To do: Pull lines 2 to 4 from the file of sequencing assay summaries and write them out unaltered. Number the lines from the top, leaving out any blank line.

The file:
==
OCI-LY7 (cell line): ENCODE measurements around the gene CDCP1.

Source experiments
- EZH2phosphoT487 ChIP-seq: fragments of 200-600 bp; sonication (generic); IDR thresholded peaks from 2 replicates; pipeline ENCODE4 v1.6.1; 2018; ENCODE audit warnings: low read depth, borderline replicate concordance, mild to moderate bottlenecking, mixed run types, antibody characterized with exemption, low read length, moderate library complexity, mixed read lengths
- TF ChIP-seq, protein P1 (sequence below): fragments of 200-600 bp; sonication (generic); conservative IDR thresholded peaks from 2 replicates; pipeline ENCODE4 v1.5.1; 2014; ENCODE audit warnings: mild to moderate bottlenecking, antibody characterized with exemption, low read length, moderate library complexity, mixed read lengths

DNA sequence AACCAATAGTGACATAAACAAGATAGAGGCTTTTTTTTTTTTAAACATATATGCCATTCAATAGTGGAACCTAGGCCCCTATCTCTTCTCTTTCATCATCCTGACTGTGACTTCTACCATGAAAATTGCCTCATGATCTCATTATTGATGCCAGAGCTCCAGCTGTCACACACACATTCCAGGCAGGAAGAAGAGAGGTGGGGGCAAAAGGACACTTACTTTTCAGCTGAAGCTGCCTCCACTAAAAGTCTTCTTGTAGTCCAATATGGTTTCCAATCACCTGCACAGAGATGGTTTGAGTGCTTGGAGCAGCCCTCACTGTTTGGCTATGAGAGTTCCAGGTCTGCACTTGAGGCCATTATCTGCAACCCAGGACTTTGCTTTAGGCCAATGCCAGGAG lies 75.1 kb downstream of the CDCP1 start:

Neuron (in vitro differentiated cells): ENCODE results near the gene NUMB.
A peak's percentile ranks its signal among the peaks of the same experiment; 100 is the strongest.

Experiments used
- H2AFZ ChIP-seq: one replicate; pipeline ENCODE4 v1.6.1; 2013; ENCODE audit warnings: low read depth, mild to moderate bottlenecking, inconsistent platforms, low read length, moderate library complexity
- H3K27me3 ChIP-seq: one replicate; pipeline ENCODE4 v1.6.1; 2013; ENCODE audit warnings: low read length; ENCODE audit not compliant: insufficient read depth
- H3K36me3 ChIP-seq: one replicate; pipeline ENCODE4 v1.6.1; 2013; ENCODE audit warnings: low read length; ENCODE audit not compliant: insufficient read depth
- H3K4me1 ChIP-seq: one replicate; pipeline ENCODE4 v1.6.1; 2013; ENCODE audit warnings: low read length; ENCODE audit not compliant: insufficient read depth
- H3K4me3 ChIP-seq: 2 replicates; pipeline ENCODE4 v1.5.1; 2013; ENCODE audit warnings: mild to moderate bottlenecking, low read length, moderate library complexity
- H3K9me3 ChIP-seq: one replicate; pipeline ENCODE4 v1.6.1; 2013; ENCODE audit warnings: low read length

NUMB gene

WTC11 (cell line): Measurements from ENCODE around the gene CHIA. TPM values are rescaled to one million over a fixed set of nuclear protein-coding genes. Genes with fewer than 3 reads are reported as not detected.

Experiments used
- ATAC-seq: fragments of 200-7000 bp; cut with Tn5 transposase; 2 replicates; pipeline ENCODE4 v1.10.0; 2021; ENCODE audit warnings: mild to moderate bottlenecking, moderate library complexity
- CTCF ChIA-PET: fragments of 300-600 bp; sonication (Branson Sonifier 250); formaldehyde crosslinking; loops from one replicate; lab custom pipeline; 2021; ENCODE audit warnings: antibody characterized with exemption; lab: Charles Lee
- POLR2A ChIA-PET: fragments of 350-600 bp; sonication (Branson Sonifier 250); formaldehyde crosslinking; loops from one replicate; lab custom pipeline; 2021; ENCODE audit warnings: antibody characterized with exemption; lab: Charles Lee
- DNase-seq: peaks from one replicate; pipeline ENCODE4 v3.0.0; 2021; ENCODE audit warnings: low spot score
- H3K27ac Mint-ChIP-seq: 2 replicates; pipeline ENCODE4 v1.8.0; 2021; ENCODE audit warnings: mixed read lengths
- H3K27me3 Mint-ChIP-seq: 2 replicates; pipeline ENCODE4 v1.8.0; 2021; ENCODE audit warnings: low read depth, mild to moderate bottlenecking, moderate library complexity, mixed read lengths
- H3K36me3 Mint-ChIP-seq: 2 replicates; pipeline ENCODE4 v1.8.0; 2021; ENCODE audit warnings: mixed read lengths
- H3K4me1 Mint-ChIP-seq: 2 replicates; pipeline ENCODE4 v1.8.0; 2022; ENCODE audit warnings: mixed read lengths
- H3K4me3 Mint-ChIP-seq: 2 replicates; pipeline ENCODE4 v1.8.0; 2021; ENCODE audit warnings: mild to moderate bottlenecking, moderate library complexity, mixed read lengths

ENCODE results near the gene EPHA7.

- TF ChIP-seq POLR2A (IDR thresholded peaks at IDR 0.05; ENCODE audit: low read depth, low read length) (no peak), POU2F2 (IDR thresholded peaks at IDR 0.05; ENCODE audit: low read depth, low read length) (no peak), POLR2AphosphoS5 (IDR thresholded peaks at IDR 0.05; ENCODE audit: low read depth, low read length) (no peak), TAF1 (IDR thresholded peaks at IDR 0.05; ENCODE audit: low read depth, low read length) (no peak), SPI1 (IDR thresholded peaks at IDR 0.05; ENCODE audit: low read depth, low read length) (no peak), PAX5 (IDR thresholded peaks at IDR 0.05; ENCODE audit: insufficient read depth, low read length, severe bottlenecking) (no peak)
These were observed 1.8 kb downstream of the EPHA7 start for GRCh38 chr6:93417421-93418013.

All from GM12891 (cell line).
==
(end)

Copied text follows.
Source experiments
- EZH2phosphoT487 ChIP-seq: fragments of 200-600 bp; sonication (generic); IDR thresholded peaks from 2 replicates; pipeline ENCODE4 v1.6.1; 2018; ENCODE audit warnings: low read depth, borderline replicate concordance, mild to moderate bottlenecking, mixed run types, antibody characterized with exemption, low read length, moderate library complexity, mixed read lengths
- TF ChIP-seq, protein P1 (sequence below): fragments of 200-600 bp; sonication (generic); conservative IDR thresholded peaks from 2 replicates; pipeline ENCODE4 v1.5.1; 2014; ENCODE audit warnings: mild to moderate bottlenecking, antibody characterized with exemption, low read length, moderate library complexity, mixed read lengths